Brooklyn's prince of pizza dishes on glorious food, bad medicine
Tony Muia, owner of "A Slice of Brooklyn" tours and pizza connoisseur, debuts his "Slice of Brooklyn" TV show 10 p.m. Wednesday, March 7 on The Travel Channel. Muia, 48, an ardent booster of all things Brooklyn, lives with his wife, Ronni, and a bump due to become a baby March 20, in Bensonhurst.
Q: What would you most like to see changed or accomplished in NYC?
A: We really need socialized medicine. I was a respiratory technician for 20 years and saw how hospitals got destroyed as the care providers became profit makers. These CEOs really raped and pillaged medicine. When I started my own business, I couldn't afford health care at all. I took a gamble, but not having coverage for everyone really stifles entrepreneurship and economic growth. My parents are Italian - and they go back to Italy (which has a socialized system) to get what they need. How can we bail out banks and not bail out honest working people who need health care? This is the United States of America! Health care issues make me very discouraged, but I got a kid on the way: I can't give up!
Q: You won't tell me the best pizza in NYC, so how about calling out some of Brooklyn's best, but under appreciated pizza joints?
A: J & V Pizza in Bensonhurst - I've been going there since I was a little kid and it's a hidden gem most people don't know about. It's got the best classic slice - a classic crust, a great sauce in just the right amount with the perfect ratio of cheese. Paulie Gee's in Green Point does a classic Neopolitan-style with a brick oven and genius combinations of flavors. And L & B Spumoni Gardens - I love their Sicilian. Then there's Grimaldi's. Everyone stands in line there, but if you're on my tour, you don't stand in line because we have an arrangement.
Q: What's your favorite block in Brooklyn? Or anywhere in NYC?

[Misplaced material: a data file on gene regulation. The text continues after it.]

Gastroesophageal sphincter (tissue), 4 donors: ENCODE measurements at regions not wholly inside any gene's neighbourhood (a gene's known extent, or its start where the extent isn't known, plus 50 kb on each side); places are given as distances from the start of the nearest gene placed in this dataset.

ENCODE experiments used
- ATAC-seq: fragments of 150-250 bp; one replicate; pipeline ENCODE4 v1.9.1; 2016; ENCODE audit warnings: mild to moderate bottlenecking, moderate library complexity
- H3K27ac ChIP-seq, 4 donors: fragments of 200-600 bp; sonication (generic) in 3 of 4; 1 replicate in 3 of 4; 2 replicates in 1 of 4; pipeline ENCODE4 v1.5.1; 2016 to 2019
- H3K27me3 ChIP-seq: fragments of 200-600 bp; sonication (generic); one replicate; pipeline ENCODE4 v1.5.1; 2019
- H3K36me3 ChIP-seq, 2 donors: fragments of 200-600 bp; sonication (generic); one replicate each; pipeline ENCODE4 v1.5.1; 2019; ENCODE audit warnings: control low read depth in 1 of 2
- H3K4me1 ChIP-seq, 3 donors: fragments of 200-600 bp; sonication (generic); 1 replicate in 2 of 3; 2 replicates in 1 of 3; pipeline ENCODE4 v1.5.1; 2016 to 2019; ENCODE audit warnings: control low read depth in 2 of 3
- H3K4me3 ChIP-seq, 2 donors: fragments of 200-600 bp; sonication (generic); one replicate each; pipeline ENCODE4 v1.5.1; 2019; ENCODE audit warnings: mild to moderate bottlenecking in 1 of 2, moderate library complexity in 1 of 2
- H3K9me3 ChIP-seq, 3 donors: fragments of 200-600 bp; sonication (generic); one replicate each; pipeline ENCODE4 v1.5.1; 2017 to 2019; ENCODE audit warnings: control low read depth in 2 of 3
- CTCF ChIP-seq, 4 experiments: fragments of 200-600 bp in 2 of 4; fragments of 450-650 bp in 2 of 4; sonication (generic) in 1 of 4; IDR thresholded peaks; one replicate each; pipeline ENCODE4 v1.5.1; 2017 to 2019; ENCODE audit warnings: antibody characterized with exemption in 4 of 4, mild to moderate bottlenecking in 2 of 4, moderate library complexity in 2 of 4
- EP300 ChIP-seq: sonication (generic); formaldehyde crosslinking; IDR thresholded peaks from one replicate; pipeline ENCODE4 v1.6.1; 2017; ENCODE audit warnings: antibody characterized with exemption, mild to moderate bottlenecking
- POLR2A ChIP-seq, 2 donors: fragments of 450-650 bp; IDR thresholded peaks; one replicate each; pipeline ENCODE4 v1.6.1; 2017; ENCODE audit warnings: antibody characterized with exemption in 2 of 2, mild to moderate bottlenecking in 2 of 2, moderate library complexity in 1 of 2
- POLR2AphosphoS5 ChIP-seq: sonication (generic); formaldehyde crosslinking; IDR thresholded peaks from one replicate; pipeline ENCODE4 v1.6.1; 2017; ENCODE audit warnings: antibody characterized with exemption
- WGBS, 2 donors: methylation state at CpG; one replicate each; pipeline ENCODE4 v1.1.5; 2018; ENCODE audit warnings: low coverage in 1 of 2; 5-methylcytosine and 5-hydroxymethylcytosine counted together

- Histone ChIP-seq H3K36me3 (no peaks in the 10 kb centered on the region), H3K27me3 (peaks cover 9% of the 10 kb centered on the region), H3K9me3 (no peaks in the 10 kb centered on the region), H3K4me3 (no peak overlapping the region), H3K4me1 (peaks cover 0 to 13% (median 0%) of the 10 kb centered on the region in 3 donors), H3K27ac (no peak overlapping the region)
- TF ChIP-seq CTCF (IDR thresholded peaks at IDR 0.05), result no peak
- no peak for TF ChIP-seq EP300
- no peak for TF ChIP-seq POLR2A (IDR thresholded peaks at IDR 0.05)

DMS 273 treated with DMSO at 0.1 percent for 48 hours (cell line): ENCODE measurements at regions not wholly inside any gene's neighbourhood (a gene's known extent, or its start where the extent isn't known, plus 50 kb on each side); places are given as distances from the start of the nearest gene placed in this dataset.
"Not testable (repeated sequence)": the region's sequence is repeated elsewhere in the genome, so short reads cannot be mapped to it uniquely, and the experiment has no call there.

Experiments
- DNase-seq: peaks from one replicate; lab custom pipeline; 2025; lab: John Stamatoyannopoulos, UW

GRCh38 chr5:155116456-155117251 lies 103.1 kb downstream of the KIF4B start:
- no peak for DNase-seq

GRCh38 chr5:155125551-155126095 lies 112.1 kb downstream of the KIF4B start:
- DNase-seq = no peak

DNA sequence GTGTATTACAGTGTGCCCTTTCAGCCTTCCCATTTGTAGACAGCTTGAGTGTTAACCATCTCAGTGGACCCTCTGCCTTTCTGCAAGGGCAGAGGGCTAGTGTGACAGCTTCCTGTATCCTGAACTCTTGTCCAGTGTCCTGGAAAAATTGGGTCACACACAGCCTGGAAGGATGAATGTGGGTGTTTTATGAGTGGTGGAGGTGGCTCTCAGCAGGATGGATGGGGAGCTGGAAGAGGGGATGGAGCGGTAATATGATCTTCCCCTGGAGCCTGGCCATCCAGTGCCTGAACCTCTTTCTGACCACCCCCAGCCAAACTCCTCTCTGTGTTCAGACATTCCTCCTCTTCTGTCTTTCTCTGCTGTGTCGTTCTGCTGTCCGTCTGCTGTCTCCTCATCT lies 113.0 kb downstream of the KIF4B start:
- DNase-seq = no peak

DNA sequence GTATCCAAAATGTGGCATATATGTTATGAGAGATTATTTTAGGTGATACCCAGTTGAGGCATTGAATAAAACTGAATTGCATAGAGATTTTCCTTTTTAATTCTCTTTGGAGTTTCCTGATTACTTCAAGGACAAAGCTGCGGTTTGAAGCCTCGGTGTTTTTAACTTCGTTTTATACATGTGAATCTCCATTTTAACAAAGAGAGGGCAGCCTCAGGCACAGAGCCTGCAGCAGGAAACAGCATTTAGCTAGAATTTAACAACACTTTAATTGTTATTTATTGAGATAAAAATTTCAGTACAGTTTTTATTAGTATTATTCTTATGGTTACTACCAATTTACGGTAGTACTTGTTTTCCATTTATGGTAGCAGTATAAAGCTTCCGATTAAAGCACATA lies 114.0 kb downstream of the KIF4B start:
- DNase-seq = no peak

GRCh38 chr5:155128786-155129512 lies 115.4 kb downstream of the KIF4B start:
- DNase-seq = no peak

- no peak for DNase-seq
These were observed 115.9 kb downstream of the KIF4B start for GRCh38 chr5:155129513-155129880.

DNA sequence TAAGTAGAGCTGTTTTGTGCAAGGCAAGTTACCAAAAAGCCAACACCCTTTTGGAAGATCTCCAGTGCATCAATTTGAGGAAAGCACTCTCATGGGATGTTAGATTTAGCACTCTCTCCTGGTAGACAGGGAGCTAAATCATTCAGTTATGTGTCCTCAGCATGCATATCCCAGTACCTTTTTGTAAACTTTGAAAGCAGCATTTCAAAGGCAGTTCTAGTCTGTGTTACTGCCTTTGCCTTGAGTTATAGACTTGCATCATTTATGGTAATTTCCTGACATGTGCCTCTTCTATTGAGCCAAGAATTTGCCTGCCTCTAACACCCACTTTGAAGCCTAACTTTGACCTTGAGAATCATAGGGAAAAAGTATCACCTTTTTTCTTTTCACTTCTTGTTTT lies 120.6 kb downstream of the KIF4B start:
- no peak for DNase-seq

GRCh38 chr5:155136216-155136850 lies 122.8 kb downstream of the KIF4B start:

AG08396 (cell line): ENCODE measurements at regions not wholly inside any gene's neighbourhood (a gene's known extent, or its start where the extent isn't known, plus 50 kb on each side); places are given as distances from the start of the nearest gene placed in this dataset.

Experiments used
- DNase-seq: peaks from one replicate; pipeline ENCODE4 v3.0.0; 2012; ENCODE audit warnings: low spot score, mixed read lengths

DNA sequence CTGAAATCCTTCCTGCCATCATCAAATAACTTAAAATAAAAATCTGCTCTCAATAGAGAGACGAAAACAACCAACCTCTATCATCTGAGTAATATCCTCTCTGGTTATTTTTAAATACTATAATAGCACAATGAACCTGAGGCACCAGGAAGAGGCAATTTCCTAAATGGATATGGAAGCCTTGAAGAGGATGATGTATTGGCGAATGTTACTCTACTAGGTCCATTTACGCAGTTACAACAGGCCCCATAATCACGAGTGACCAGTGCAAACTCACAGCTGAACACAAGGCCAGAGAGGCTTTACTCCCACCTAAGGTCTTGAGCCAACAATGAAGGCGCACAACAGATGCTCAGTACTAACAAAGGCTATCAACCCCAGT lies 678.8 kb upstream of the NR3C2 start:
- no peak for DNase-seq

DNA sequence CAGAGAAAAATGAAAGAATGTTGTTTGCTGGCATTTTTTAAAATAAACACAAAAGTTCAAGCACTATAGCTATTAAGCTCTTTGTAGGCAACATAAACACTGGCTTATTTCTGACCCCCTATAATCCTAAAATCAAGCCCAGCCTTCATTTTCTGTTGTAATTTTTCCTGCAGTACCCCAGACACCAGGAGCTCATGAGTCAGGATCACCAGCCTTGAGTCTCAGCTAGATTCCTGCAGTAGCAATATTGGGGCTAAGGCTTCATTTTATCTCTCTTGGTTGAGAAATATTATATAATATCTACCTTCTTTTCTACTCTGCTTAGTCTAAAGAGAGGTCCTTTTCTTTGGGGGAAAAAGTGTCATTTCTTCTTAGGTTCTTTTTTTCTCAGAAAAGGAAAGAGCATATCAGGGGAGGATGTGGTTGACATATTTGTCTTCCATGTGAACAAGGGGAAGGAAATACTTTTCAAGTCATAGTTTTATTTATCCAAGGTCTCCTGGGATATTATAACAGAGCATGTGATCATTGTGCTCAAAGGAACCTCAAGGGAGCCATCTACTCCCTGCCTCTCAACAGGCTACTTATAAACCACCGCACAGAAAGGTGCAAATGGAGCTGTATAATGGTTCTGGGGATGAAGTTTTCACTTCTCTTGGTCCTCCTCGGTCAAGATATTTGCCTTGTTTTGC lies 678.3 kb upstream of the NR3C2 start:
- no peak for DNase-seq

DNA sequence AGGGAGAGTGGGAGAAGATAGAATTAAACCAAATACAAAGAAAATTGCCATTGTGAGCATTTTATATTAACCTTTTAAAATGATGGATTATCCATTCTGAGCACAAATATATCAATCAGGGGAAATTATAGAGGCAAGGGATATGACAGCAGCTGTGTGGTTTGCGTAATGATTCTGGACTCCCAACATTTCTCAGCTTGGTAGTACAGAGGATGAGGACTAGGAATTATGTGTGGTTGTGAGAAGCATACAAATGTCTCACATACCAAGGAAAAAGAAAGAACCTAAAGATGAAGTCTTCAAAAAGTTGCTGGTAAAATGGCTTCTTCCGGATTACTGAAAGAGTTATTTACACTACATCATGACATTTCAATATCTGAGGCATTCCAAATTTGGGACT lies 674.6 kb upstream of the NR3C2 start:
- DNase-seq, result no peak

A: The block I grew up on! 61st St. in Bensonhurst, between 20th and 21st Ave. It was such a magical place to live: Such a vibrant social life took place on the stoops. There was a hierarchy to the stoops: If it was your stoop, you could sit on the top step. We went out at 9 a.m. in the summers and played stoop ball, punch ball and stick ball. You knew it was 5 p.m. when the adults started to come home from the N Train stop and you could smell all the dinners - the chicken cutlets, garlic and sauce. After dinner the ice cream truck came - Walter was our Good Humor guy. We had vegetable gardens and fig trees in the back yards. The neighborhood is more Asian now, but it's still a neighborhood of hard-working middle class Americans that came here for a better life.
Q: Where would you take a tourist to be wowed by an undiscovered part of NYC?
A: To Jane's Carousel at Brooklyn Bridge Park. The carousel is in this beautiful glass atrium and is from the 1920s from the Philadelphia Toboggan Co. Anything Manhattan has, we have in Brooklyn. I haven't seen the Central Park carousel, but this is better.
Q: What characteristics make a true Brooklynite?
A: Brooklyn has always been a melting pot. We're just a group of incredibly hard working people who have a joy of life. We're about friends and family, and working and playing hard. We have a lot of pride, too. We're proud of being from Brooklyn! And we like our food.
Q: You and the food! So where do you get your groceries?
A: It depends on what I'm getting, but I love the little places, the salumerias - D. Coluccio & Sons on 60th St., Faicco's on 12th Ave. And I like Villabate Alba and Sal & Jerry's Bakery.
Q: Being a New Yorker means ...
A: Living in one of the best places in the world!